Stay­ing con­nected with the peo­ple

Malta Independent - - DEBATE & ANALYSIS -

Dr Re­falo is Min­is­ter for Gozo

This was fol­lowed by more re­cent events in the US where a con­tro­ver­sial Repub­li­can can­di­date is the Pres­i­dent-elect. There could be a thou­sand rea­sons be­hind these de­ci­sions. One can point one’s fin­ger at the skills and tal­ents, or the lack of them, of the par­ties in­volved in the cam­paigns or come up with more so­phis­ti­cated rea­sons. What is per­haps be­yond doubt is the fact that in both in­stances there was a very ev­i­dent el­e­ment of anger, which played a cru­cial role in the fi­nal out­come. And the main source of anger orig­i­nated from the tra­di­tional work­ing class.

It is widely ac­cepted that among these com­mu­ni­ties, the EU ref­er­en­dum was viewed as a ref­er­en­dum on al­most every­thing. It was about schools, em­ploy­ment and low wages. It was about the ef­fects of im­mi­gra­tion. It was about those that have the means and those that felt in­creas­ingly vul­ner­a­ble to glob­al­i­sa­tion. The same can be said of the sit­u­a­tion in the US. In both in­stances the work­ing­class peo­ple’s voices were rarely heard out­side their com­mu­ni­ties, and al­most never in the po­lit­i­cal or me­dia sphere. On the con­trary, they were of­ten sub­jected to a ramped-up cam­paign rhetoric in which they were la­belled as un­in­formed or even ig­no­rant. When­ever these com­mu­ni­ties tried to talk about the ef­fects of im­mi­gra­tion on their lives, they were ac­cused of racism.

We can con­tinue to dis­cuss and dis­agree on the real motives that brought about these re­sults. It might be a dis­cus­sion with­out a con­clu­sion. How­ever, we must not ig­nore the pos­si­bil­ity that sim­i­lar sen­ti­ments can even­tu­ally be voiced also among us.

This is why it is fun­da­men­tal that peo­ple con­tinue to see a bet­ter fu­ture for them­selves and their chil­dren. This can only be achieved if op­por­tu­ni­ties are con­stantly cre­ated. Peo­ple must look for­ward to the com­ing days and feel se­cure enough to plan for to­mor­row. The best way to guar­an­tee this is by cre­at­ing qual­ity jobs for the men and women of to­day and by pro­vid­ing a good and solid ed­u­ca­tion for their chil­dren.

As a gov­ern­ment, we have striven to put this into prac­tice. We have cre­ated the right en­vi­ron­ment for job cre­ation and have put all our ef­forts to at­tract and en­cour­age in­vest­ment and we man­aged to do that. Dur­ing the first three years of this ad­min­is­tra­tion, the num­ber of Goz­i­tan res­i­dents work­ing full time in­creased by well over 1,300. This amounts to an av­er­age in­crease of nine full-time jobs per week over the last three years, which is twice the in­crease of the pre­vi­ous three years. This was not the re­sult of some magic for­mula but was achieved be­cause the pri­vate sec­tor was pre­pared to in­vest. In fact, the pro­por­tion of peo­ple liv­ing in Gozo that work with the pri­vate sec­tor rose from 54 per cent in 2010 to 55 per cent in 2015. We are con­fi­dent of our abil­ity to con­tinue cre­at­ing more and bet­ter op­por­tu­ni­ties in the com­ing years.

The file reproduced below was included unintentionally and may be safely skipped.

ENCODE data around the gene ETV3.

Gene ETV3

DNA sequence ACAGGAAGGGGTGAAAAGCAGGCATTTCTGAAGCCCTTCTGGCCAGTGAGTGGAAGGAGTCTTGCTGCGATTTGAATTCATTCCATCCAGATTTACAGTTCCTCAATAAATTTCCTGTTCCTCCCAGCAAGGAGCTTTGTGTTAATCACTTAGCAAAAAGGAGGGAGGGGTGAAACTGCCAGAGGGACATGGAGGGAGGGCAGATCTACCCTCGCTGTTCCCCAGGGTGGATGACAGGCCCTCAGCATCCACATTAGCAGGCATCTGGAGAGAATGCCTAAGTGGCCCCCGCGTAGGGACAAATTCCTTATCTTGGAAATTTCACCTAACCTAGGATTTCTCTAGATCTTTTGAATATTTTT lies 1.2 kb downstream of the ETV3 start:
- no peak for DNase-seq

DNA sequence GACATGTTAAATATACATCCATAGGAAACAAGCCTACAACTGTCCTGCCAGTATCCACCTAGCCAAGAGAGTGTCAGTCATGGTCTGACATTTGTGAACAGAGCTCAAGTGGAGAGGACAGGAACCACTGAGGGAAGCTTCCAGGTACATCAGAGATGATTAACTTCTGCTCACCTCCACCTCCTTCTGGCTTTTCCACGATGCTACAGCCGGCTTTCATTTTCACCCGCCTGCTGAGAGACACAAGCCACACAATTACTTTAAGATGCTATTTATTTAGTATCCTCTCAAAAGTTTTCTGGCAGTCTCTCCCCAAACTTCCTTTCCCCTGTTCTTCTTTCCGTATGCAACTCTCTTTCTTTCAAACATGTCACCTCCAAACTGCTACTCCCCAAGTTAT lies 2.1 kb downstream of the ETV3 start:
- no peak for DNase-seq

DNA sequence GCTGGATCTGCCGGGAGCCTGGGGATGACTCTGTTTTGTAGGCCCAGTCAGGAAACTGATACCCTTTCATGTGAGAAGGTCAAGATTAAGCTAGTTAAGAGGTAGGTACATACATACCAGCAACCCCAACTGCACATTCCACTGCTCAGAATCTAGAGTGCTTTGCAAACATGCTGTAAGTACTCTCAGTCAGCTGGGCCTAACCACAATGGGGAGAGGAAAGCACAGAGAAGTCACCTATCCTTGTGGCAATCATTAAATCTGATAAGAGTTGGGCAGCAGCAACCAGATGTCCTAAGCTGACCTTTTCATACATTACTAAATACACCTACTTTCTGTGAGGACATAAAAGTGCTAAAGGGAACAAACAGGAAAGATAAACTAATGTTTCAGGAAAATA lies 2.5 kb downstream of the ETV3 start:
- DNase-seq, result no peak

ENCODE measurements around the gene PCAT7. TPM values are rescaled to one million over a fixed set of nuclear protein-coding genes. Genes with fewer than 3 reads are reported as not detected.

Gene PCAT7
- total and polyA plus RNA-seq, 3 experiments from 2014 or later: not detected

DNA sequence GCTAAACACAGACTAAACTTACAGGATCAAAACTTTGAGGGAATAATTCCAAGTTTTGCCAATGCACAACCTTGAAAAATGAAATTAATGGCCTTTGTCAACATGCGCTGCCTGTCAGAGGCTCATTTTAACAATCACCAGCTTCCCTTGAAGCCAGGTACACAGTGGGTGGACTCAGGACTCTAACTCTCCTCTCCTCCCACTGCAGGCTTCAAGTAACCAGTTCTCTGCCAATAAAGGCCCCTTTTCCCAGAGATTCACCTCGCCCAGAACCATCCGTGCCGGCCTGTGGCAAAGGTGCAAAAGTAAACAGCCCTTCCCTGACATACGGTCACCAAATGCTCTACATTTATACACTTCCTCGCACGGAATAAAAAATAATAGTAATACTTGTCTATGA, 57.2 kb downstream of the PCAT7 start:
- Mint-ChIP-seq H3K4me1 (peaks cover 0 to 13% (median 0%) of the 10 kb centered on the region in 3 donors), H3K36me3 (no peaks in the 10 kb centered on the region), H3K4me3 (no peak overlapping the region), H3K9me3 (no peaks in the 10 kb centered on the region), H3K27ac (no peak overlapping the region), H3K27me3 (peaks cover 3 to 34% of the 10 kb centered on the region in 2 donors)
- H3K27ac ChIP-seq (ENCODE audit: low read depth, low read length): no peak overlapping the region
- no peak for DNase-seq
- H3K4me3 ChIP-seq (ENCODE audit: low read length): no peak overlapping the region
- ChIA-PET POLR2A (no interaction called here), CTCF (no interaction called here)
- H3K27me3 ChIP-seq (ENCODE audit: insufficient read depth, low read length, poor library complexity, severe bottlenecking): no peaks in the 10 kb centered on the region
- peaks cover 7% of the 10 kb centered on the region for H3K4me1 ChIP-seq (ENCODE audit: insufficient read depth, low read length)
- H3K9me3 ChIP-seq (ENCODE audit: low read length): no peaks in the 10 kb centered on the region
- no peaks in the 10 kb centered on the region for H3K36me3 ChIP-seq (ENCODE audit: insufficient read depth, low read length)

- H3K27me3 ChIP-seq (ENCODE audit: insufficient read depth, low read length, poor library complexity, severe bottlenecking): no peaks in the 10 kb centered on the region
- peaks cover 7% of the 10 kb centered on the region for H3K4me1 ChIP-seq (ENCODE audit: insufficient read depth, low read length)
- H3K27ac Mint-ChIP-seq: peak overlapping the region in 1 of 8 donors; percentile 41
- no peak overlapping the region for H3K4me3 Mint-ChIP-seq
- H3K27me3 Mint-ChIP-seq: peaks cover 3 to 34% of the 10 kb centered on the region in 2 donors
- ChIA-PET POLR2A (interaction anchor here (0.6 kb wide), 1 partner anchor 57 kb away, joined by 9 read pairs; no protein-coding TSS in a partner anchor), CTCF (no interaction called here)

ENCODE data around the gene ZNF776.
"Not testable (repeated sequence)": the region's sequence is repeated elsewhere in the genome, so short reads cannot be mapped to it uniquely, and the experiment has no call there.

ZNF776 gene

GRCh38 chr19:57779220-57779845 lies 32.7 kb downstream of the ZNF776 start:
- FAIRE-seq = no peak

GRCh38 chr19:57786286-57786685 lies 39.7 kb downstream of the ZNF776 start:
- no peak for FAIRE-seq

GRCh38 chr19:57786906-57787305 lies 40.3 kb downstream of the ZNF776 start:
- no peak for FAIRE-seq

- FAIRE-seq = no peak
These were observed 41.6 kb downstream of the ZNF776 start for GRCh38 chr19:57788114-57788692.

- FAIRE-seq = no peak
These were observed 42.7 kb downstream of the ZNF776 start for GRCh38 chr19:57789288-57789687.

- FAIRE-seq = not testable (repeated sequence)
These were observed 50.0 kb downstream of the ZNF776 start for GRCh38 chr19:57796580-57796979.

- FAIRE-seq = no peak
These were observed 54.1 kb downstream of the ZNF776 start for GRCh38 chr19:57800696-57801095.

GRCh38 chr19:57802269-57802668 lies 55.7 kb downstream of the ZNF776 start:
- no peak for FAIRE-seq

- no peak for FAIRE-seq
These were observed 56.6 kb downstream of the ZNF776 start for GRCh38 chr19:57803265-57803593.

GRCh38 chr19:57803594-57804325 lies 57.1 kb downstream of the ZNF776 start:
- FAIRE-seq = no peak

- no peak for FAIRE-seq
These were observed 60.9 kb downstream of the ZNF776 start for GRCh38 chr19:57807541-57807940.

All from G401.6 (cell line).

It is our aim that no one falls be­hind in our so­ci­ety. Even if it might not be pos­si­ble for ev­ery­one to be first in class, it is our duty of of­fer a fair chance to ev­ery­body. A fair chance means not only pro­vid­ing equal op­por­tu­ni­ties but also of­fer­ing sup­port to those who most need it. If nec­es­sary, we must be pre­pared to dis­crim­i­nate pos­i­tively in favour of the most vul­ner­a­ble mem­bers of our com­mu­nity by of­fer­ing not only fi­nan­cial sup­port but also our en­cour­age­ment and more sup­port. What­ever we choose to do, we must stay closer to the peo­ple and make sure they feel an in­te­gral part of a com­mu­nity.

When look­ing be­yond our shores, we must learn to look be­yond the ob­vi­ous. We must pay greater at­ten­tion to the un­der­cur­rents and make sure we avoid the same pit­falls in which other larger com­mu­ni­ties have stum­bled. We are do­ing that by stay­ing close to the peo­ple and by con­tin­u­ing to of­fer op­por­tu­ni­ties that help peo­ple to be op­ti­mistic about their fu­ture.

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